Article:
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TBA Online: News & Features: December 2016

'Tis the Season to Say Who You Are

Wednesday, December 21, 2016   (0 Comments)
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by Sam Hurwitt

A.C.T.s 50th season featured The Hard Problem, a new play

by frequent collaborator, Tom Stoppard. Photo by Kevin Berne.


For most theatre companies, season planning is an art in itself, because the group of plays a company presents in any given year speaks volumes about the organization’s values. When the season marks a big anniversary, the stakes are higher, and the question of exactly what this particular season says about that particular theatre is more pressing.

The 2016-17 season marks the 50th anniversaries of an impressive array of local theatres: American Conservatory Theater, Marin Theatre Company, Magic Theatre, even Oakland’s Woodminster Summer Musicals. Berkeley Repertory Theatre is right behind them, celebrating its 50th next year. There are a number of companies celebrating other landmarks. It’s New Conservatory Theatre Center’s 35th season, for example, and the 20th year for Fremont’s Broadway West. In Berkeley, both Aurora Theatre Company and Shotgun Players are celebrating their 25th anniversaries.

I decided to speak to the artistic directors of a few of these companies and ask them what considerations went into plotting their anniversary seasons above and beyond the usual jigsaw puzzle of season planning.

Marin Theatre Company started in 1966 as very much an amateur outfit, and in fact not a theatre company at all. It was originally the Marin Valley Center for the Performing Arts, producing plays alongside all kinds of other cultural events at the self-explanatory Golf Clubhouse. Its evolution to a professional theatre company, and finally to a LORT theatre, was very much a gradual thing.

“It was an organization that was dedicated to artistic expression in Mill Valley, and it was founded at a time when every community in the Bay Area was very interested in having their artistic home represented,” says MTC artistic director Jasson Minadakis. “I think each artistic director here was trying to really figure out what that meant for them. Sali Lieberman, the company founder, wanted to give the artists and community of southern Marin a place to express their creativity. Will Marchetti, when he became the artistic director, he really wanted to turn the organization into a professional organization. That was really important to him. Lee Sankowich was really trying to find what the artistic mission of the organization was going to be since it had become a professional organization. He was very interested in finding those lost Tennessee Williams plays and giving them new life. And then when he found Killer Joe, I think he really inspired the board and the donors to look at new American writing as sort of the future of the company, and where the company could really make its mark.”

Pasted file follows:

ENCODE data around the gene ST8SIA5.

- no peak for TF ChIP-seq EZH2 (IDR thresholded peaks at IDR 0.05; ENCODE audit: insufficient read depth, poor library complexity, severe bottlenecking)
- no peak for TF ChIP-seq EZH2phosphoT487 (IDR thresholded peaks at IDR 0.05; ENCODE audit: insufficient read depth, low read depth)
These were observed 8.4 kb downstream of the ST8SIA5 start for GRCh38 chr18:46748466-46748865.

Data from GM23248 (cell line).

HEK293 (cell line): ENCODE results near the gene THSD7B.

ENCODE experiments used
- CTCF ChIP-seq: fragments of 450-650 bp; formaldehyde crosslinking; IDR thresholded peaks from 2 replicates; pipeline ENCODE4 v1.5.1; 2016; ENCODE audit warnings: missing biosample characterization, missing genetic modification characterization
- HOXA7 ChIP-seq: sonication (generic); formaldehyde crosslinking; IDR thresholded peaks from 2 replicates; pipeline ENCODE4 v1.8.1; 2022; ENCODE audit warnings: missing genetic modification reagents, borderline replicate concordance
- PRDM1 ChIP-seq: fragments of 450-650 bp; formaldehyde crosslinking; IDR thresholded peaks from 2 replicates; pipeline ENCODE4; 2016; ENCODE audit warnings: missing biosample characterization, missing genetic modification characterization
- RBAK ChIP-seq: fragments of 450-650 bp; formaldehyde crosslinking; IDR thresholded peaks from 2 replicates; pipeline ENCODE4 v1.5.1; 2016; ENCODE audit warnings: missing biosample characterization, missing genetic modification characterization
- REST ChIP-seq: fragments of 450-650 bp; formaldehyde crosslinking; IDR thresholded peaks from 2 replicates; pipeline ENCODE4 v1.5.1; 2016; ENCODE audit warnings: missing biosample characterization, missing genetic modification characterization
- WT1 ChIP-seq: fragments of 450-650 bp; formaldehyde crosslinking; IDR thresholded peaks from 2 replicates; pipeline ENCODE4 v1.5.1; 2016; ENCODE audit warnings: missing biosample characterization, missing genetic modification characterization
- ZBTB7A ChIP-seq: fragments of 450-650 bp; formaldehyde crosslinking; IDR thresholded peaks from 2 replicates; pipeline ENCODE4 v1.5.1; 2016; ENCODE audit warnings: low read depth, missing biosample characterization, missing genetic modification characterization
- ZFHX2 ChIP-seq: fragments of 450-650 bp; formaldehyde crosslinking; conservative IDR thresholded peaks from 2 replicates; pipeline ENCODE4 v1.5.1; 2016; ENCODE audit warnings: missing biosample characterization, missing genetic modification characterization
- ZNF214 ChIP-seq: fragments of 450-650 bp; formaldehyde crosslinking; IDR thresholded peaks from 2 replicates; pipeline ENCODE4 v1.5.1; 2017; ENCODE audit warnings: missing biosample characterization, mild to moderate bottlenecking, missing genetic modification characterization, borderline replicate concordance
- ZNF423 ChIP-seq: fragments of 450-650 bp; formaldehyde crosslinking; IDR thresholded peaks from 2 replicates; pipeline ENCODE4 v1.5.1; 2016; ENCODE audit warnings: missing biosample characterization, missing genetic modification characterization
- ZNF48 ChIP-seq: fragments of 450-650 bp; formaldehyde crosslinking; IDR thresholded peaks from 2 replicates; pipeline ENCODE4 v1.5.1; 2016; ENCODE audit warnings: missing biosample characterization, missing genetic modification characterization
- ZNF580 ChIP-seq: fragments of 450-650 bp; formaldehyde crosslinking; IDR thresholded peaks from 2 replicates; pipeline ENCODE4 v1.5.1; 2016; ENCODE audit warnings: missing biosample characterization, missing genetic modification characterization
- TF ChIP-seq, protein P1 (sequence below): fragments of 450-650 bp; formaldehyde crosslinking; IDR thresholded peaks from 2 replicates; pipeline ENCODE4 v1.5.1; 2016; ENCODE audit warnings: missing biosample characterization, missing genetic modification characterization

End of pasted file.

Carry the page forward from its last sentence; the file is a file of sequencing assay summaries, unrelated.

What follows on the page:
MTCs 50th season opened with August: Osage County by Tracy Letts, whose play

 Killer Joe sparked the companys commitment to new works. Photo by Kevin Berne.



The success of that very violent, grimly funny and often shocking Tracy Letts play led to Minadakis coming aboard as the next artistic director and shifting the focus of the organization more toward new work. So MTC is kicking off its 50th anniversary season with another Letts play, the Pulitzer Prize-winning August: Osage County, with a large cast of local actors, including Marchetti in his first MTC role since the Sankowich era. After that, the season moves on to new work: Lauren Gunderson and Margot Melcon’s Pride and Prejudice sequel Miss Bennet: Christmas at Pemberley; Nambi E. Kelley’s adaptation of Richard Wright’s Native Son; Peerless by Jiehae Park; Guards at the Taj by Rajiv Joseph and The Legend of Georgia McBride by Matthew Lopez.

In planning the season, Minadakis says, “It was really important for us that we really focused on where the company has come and to honor the first 50 years of the organization, and then to look forward to the next 50 years of the organization. The big push of the last 10 years, of course, has been to new American plays. Tracy’s work certainly had a huge impact for Marin Theatre Company. It enabled us to really tip our hat to the past, tip our hat to the people who’ve made this organization, and then use that as a springboard to then move into five new American plays for the remainder of the season. We were really trying to show the range of what the American theatre has to offer and what new playwriting in America is about.”